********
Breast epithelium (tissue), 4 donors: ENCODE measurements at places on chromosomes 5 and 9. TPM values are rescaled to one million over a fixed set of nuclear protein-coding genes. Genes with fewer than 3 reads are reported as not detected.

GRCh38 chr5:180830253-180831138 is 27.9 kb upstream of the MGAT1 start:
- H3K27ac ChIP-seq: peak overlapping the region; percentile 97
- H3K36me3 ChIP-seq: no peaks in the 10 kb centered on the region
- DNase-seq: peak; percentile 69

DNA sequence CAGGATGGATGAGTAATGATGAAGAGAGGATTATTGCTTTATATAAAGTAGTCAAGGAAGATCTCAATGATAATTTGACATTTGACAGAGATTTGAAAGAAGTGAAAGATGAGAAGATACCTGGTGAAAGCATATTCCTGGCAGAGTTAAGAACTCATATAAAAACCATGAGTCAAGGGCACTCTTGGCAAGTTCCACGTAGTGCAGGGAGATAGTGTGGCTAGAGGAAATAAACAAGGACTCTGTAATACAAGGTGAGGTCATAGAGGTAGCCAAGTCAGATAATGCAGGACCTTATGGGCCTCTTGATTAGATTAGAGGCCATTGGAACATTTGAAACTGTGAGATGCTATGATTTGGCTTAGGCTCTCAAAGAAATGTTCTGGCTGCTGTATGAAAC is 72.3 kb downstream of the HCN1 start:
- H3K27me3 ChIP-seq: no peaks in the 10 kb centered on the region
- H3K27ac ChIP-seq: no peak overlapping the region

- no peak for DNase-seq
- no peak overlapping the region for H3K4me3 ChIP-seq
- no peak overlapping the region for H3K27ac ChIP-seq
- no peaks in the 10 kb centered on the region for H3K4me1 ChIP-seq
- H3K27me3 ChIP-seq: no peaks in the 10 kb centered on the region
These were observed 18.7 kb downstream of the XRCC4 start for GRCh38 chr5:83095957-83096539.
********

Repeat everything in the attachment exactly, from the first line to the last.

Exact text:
Breast epithelium (tissue), 4 donors: ENCODE measurements at places on chromosomes 5 and 9. TPM values are rescaled to one million over a fixed set of nuclear protein-coding genes. Genes with fewer than 3 reads are reported as not detected.

GRCh38 chr5:180830253-180831138 is 27.9 kb upstream of the MGAT1 start:
- H3K27ac ChIP-seq: peak overlapping the region; percentile 97
- H3K36me3 ChIP-seq: no peaks in the 10 kb centered on the region
- DNase-seq: peak; percentile 69

DNA sequence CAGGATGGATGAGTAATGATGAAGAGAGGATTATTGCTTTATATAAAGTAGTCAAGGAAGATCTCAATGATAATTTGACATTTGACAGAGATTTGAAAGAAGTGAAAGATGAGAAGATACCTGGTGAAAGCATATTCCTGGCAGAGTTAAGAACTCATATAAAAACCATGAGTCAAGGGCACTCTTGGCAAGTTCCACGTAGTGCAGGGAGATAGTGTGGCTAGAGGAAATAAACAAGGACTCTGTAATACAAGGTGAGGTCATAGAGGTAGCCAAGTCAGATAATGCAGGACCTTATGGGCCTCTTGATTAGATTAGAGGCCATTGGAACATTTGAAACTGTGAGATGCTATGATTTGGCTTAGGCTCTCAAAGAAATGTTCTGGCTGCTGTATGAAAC is 72.3 kb downstream of the HCN1 start:
- H3K27me3 ChIP-seq: no peaks in the 10 kb centered on the region
- H3K27ac ChIP-seq: no peak overlapping the region

- no peak for DNase-seq
- no peak overlapping the region for H3K4me3 ChIP-seq
- no peak overlapping the region for H3K27ac ChIP-seq
- no peaks in the 10 kb centered on the region for H3K4me1 ChIP-seq
- H3K27me3 ChIP-seq: no peaks in the 10 kb centered on the region
These were observed 18.7 kb downstream of the XRCC4 start for GRCh38 chr5:83095957-83096539.